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June/July 2010 – Web Exclusive

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Super Bowl Brings
Super Bucks

North Texas has circled Feb. 6, 2011 on its calendar as it prepares for Super Bowl XLV — and its estimated $612 million in economic activity.

“Collin, Dallas, Denton and Tarrant Counties represent the largest metropolitan area to host the Super Bowl in 17 years,” says North Texas Host Committee President & CEO Bill Lively. “The sheer size of the stadium and the region, and the Host Committee’s yearlong slate of events, are new elements in the Super Bowl equation that are driving economic growth.”

According to a study from Marketing Information Masters Inc., a total of 147,000 out-of-state visitors and 584,000 in-state, out-of-market visitors could visit the area during Super Bowl week.

More information on Superbowl XLV and its economic impact is available online.

(Tracey Lamphere)

Texas Apartment Rentals Gaining Ground

The Texas apartment rental market seems to be gaining strength. San Antonio-area apartment rental rates increased by 1.5 percent between the first quarters of 2009 and 2010, the third-fastest increase in the U.S., according to Reis Inc., a real estate research firm. Austin ranked seventh over the same period.

In April, ALN Apartment Data listed Austin, Fort Worth, Dallas and Amarillo among the nation’s fastest-improving markets. Austin ranked first among 23 markets surveyed, with a 2.5 annual increase in occupancy rates that boosted total occupancy to 89.7 percent. Fort Worth saw a 1.8 percent increase in overall occupancy in the first three months of 2010, and a $4-to-$6 rise in average rental rates.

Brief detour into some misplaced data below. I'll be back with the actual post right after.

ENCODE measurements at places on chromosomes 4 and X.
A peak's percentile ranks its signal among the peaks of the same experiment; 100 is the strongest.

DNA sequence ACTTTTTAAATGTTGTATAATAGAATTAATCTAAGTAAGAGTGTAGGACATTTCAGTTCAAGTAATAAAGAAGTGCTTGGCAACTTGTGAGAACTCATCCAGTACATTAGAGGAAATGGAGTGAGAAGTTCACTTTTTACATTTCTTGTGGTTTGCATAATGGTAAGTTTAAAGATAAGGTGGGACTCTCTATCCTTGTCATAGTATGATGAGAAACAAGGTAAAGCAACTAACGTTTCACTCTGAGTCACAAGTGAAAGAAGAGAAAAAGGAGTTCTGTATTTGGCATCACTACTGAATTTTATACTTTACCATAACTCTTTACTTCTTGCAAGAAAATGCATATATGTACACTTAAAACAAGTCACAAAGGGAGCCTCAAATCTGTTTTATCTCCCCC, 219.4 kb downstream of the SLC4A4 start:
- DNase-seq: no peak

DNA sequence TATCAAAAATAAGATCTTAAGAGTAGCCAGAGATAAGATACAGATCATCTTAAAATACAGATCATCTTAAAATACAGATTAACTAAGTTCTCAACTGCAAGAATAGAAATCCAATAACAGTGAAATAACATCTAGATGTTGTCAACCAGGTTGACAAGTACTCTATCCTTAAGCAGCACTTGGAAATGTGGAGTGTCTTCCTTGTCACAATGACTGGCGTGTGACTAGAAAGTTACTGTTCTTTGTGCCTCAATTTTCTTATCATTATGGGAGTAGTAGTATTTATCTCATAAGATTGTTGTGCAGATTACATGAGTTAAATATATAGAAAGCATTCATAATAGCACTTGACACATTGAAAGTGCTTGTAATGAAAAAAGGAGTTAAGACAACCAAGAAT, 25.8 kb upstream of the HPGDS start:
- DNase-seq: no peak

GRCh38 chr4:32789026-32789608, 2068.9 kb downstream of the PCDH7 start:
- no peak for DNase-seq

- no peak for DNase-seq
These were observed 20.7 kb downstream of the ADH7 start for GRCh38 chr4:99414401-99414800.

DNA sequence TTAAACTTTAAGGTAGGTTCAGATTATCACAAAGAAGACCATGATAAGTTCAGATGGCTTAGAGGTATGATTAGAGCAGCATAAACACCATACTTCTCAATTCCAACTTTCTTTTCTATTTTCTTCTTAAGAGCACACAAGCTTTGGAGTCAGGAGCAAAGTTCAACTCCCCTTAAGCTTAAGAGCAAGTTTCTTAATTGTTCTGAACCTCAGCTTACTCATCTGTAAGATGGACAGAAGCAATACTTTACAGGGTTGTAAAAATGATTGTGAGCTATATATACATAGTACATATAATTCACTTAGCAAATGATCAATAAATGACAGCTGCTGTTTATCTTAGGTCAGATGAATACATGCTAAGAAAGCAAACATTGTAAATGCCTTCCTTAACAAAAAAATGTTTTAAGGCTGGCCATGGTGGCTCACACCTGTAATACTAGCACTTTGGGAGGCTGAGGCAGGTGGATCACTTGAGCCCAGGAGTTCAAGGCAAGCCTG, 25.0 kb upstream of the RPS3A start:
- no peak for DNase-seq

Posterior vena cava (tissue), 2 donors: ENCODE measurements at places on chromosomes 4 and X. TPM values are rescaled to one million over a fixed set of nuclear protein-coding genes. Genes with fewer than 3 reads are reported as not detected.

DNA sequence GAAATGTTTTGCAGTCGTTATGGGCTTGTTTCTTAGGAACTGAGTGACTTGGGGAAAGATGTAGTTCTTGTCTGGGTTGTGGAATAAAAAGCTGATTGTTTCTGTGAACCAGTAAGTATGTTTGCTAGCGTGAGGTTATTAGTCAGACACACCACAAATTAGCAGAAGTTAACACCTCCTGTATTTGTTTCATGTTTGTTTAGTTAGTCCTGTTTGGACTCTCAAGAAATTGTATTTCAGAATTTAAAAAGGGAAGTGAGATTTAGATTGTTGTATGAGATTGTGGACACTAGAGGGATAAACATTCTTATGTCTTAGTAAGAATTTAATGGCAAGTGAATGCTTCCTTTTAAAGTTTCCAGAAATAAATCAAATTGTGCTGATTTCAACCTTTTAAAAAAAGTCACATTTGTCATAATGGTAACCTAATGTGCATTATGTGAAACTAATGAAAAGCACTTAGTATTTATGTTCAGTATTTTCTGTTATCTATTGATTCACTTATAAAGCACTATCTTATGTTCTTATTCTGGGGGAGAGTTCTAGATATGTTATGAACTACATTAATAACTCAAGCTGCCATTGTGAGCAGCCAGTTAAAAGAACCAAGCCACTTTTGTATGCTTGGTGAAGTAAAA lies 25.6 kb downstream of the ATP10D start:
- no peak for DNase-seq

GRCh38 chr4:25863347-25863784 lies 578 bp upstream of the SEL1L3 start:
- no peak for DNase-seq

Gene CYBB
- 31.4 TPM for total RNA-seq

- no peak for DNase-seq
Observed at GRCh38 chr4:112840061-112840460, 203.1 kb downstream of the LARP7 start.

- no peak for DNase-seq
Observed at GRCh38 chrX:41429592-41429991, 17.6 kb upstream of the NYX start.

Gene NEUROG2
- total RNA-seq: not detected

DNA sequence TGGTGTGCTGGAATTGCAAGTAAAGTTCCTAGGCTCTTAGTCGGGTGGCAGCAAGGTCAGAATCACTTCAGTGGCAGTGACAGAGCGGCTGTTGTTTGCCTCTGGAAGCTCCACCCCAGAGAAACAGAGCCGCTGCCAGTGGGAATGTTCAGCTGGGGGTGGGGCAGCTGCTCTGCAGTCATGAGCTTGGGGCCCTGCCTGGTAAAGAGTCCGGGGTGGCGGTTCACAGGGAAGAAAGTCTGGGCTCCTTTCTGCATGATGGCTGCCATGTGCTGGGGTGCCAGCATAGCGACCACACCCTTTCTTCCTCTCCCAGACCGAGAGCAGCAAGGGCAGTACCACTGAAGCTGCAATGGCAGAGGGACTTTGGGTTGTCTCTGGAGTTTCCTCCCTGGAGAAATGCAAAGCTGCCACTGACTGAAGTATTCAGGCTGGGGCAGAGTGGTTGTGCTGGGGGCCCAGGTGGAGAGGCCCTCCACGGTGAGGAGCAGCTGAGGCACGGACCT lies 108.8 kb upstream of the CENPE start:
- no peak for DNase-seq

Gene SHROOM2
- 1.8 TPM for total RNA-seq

Despite an overflowing apartment market, with more than new 9,000 units under construction, the Dallas area also has seen improvements. Occupancy rates increased by 1 percent in early 2010, while average rental rates increased by $8 to $9.

(Tracey Lamphere)

Big Bend Gets Stimulus Boost

Big Bend National Park will get a $10.5 million facelift, thanks to federal stimulus funding.

The funds will be used to maintain the park’s 123 miles of paved roads, rehabilitate historic officers’ quarters and repair infrastructure damaged by flooding.

Big Bend’s share is part of $129 million made available to 30 high-priority National Park Service projects. Other stimulus funding awards to Texas parks include $103,000 for rehabilitation of sewer, septic and potable water systems at Mission Espada in San Antonio; $208,000 for removal of debris along the shoreline of Amistad National Recreational Area; $309,000 for trail rehabilitation and upgrades to the Guadalupe Mountains Park Visitors Center; and $46,000 for preservation of a historic brick oven at Fort Davis National Historic Site.

For a complete listing of national park stimulus projects by state, visit the Department of the Interior Recovery Investments.

(Karen Hudgins)

Fast Track to an M.D.

In an effort to chip away at a national shortage of physicians, Texas Tech Health Science Center (TTUHSC) has launched the first three-year medical degree approved by the nationally recognized accrediting authority for medical education.

The new Family Medicine Accelerated Track (FMAT) program will let primary-care students at the TTUHSC School of Medicine complete their degree in three years, at half the cost of the standard four-year program.

“There are not enough doctors going into primary care,” says Dr. Michael Ragain, Braddock chair of the TTUHSC Department of Family and Community Medicine.

The high cost of medical school and resulting debt are challenging for many medical students, Ragain says, leading many to pursue the higher salaries typically earned by specialists.

Texas Tech’s new program shortens medical school by one year and aims to cut debts incurred for medical school almost in half.

“They are paying for three years of medical school vs. four,” Ragain says. “We also have scholarship support. It’s very close to a half-price medical education.”

Texas Tech’s FMAT curriculum cuts one year of study by spreading course-work throughout the summers and cutting elective requirements. The TTUHSC School of Medicine will begin accepting students from the incoming class this summer. The program plans to enroll 10 to 12 students a year. Interest in the program is high, Ragain says.

More information on Texas Tech’s FMAT program is available online.

(Karen Hudgins)

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